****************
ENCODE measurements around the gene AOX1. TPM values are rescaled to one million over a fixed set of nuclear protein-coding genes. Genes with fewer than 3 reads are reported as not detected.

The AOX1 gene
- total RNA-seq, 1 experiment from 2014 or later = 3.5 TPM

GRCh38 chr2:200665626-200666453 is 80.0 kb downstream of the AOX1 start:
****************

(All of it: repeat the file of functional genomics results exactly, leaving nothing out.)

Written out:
ENCODE measurements around the gene AOX1. TPM values are rescaled to one million over a fixed set of nuclear protein-coding genes. Genes with fewer than 3 reads are reported as not detected.

The AOX1 gene
- total RNA-seq, 1 experiment from 2014 or later = 3.5 TPM

GRCh38 chr2:200665626-200666453 is 80.0 kb downstream of the AOX1 start: